The Free-Ride offspring have been rather busy recently, what with the approach of Hallowe'en and the rapidly approaching end of their regular soccer season. (The post-season, of course, falls after this weekend's time change, which means practices will either be earlier or darker.) Still, each of them has found time for an experiment they'd like to share.
From the elder Free-Ride offspring, a model of the water cycle:
What's pictured here is a sketch; the actual set-up is at school.
The elder Free-Ride offspring carefully added soil to an empty 2 liter bottle, followed by a sprinkling of grass seeds, followed by a bunch of tap water. The bottle was then capped and placed on a counter that gets some sun.
After some time in the sun, the interior of the bottle got foggy. ("Evaporation!") When it cooled down, the fog was replaced by droplets on the walls of the bottle. ("Condensation!")
The grass seeds have not sprouted yet. When they do, we'll report back on how (if at all) living plants in the system seem to affect the patterns of evaporation and condensation in the bottle.
From the younger Free-Ride offspring, an experiment with eggs and vinegar:
This is actually an experiment idea that the younger Free-Ride offspring brought home from the after school program. We haven't done this experiment before, and we're not sure how it will turn out, although we've been assured that the results will be ... interesting.
The set up is really simple: put an egg in a cup, pour in white vinegar to cover, and let it sit there for 24 hours. Of course, I figured while we were at it, we should try it not just with a raw egg (in the blue cup) but also with a hard boiled egg (in the yellow cup).
When the vinegar was added, visible bubbles formed around each of the eggs. The bubbles seemed to form more rapidly around the hard boiled egg, possibly because it was still warm from being boiled. (Some chemical reactions go faster at higher temperatures.)
Because we wanted to check our guess that the bubbles had something to do with a reaction between the vinegar and the eggshells rather than the eggshell contents, we dipped into the canister of eggshell bits we keep on hand (to spread in the garden around tender plants to discourage marauding gastropods). We put some eggshells in a cup and poured on some vinegar.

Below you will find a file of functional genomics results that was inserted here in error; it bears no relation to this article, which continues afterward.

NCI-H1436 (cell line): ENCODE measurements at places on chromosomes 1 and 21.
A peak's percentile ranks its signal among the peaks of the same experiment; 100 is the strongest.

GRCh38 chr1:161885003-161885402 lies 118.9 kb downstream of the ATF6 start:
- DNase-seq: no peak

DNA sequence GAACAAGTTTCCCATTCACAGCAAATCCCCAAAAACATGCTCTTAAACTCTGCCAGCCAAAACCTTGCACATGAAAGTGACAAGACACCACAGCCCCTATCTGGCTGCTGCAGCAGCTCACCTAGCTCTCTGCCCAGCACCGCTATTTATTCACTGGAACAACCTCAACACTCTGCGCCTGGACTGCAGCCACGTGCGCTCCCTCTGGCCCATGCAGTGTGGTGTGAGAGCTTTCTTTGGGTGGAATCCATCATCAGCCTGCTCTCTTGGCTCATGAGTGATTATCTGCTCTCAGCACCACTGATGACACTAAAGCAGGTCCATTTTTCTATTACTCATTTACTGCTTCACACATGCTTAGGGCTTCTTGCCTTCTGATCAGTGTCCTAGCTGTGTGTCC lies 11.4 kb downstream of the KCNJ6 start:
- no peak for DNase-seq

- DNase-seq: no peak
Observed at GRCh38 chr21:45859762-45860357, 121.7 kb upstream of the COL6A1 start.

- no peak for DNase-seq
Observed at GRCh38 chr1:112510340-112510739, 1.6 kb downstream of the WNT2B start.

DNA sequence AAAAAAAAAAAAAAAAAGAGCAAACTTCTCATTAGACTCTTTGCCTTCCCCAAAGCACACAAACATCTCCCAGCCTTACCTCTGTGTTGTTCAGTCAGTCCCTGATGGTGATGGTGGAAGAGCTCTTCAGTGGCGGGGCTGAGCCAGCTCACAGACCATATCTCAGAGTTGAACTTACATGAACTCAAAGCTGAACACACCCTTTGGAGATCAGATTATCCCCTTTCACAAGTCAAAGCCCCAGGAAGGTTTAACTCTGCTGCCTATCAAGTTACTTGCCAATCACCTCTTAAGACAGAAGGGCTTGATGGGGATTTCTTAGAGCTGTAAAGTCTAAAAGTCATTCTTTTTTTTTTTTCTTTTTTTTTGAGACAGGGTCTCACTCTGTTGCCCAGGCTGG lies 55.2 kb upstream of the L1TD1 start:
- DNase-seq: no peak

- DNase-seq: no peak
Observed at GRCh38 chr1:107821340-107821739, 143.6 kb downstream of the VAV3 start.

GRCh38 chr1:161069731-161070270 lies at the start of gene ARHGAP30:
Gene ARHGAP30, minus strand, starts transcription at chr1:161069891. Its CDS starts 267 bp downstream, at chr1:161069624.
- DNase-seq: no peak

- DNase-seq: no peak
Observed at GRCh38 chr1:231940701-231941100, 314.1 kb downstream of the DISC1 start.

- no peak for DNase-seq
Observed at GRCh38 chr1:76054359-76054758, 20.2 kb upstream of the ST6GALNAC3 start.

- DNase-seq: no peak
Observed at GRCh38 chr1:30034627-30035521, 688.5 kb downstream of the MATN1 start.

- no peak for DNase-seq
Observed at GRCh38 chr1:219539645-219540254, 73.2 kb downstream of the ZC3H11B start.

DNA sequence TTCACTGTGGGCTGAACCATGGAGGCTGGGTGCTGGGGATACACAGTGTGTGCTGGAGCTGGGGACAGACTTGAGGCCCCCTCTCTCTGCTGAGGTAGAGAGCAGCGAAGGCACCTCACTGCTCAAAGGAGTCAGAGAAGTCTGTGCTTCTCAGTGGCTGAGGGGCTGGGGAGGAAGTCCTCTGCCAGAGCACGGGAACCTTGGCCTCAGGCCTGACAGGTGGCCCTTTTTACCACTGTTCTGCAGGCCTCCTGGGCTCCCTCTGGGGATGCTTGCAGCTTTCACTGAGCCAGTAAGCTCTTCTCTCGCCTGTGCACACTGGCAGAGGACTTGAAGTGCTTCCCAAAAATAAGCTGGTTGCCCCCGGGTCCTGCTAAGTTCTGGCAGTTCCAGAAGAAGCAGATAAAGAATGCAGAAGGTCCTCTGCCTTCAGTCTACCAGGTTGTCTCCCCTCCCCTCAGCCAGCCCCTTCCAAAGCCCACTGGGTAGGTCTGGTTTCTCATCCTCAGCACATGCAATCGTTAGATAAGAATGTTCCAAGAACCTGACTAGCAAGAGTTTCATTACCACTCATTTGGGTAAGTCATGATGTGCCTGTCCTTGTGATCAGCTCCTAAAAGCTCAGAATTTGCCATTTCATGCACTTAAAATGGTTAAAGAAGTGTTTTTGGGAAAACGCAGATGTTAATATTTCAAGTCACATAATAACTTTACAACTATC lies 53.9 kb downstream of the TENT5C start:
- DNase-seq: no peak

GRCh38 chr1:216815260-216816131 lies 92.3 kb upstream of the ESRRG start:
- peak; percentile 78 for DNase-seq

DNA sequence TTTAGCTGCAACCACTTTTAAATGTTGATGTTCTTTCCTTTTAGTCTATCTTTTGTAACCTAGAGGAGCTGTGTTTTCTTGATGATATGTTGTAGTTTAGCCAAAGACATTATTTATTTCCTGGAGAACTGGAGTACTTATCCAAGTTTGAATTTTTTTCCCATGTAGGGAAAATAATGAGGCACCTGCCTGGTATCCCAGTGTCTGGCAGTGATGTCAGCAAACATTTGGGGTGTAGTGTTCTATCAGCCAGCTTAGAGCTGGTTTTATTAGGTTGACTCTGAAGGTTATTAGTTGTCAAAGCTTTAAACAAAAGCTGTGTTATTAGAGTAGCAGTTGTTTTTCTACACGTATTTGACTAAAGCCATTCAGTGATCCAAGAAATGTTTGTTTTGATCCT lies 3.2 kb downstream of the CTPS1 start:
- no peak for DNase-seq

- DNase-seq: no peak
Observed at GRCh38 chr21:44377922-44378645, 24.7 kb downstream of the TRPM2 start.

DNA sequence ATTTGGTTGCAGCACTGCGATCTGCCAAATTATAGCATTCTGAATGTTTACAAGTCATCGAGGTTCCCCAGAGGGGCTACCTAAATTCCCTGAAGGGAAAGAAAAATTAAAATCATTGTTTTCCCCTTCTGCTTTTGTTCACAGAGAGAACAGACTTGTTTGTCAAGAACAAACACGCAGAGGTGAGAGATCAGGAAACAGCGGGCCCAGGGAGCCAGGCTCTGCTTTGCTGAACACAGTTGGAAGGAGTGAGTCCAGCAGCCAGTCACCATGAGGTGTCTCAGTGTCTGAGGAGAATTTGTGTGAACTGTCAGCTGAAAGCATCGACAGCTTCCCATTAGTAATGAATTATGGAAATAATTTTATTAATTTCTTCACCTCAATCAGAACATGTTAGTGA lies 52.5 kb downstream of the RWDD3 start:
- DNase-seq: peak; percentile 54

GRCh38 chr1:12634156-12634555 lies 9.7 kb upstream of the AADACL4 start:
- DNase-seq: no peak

The eggshells in vinegar generated lots of bubbles and even some audible fizzing. The acid in the vinegar must be reacting with the calcium carbonate (the substance that makes up eggshells). That means the bubbles are probably carbon dioxide.
And what's left when the vinegar and the calcium carbonate have produced those carbon dioxide bubbles? What will become of the shells on the raw and hard boiled eggs after a 24 hour soak in the vinegar?
We'll check in tomorrow after we've found out!
isn't it all chemical reactions that go faster at higher temperatures? The reactions also work well with citric acid - when life gives you lemons, it's time for science.
There are some that slow down, (such as many enzyme catalysed reactions), also it is possible to be under conditions where an equilibrium shift will occur.
As for the faster reaction with the hard boiled egg: I have an idea what's happening, and it should still happen even if the eggs are at the same temperature. The calcium carbonate is not the outermost layer of an egg, boiling likely resulted in the protein layer being at least partially removed.
This was one of my favorites, back in the day. If you haven't yet, put a fresh egg under enough vinegar to remove all of the shell. The inner shell membrane should be intact, showing all the internal layers. Very neat for a ~12 year old protogeek. Demineralizing bone is quite slow in vinegar, but the emergence of the collagen is neat, when compared to a control bone.
I don't know what the younger sprog's class is planning to do with the eggs post-experiment . . . but I suggest you do this with another egg or two and then work on an experiment to understand osmosis. Put an egg in pure water, an egg in really salty/sugary water, and an egg in moderately salty/sugary water (or try multiple permutations of all those). I did this long ago, so I don't remember if salt water or sugar water was the key. But rest assured that you may see some interesting results that help the sprogs understand solute/water movement.
this is the coolest thing i have EVER SAW IN MY LIFE AWWWWWWWWWWWWWWWWWWWWWWWWWWWWSSSSSSSSSSSSSSSSSSSSSSSSSSSSSSSSOOOOOOOOOOOOOOOOOOOOOOOOOOOOMMMMMMMMMMMMMMMMMMMMMMMMEEEEEEEEEEEEEEEEEEEEEEEEEEEEEE
i liked it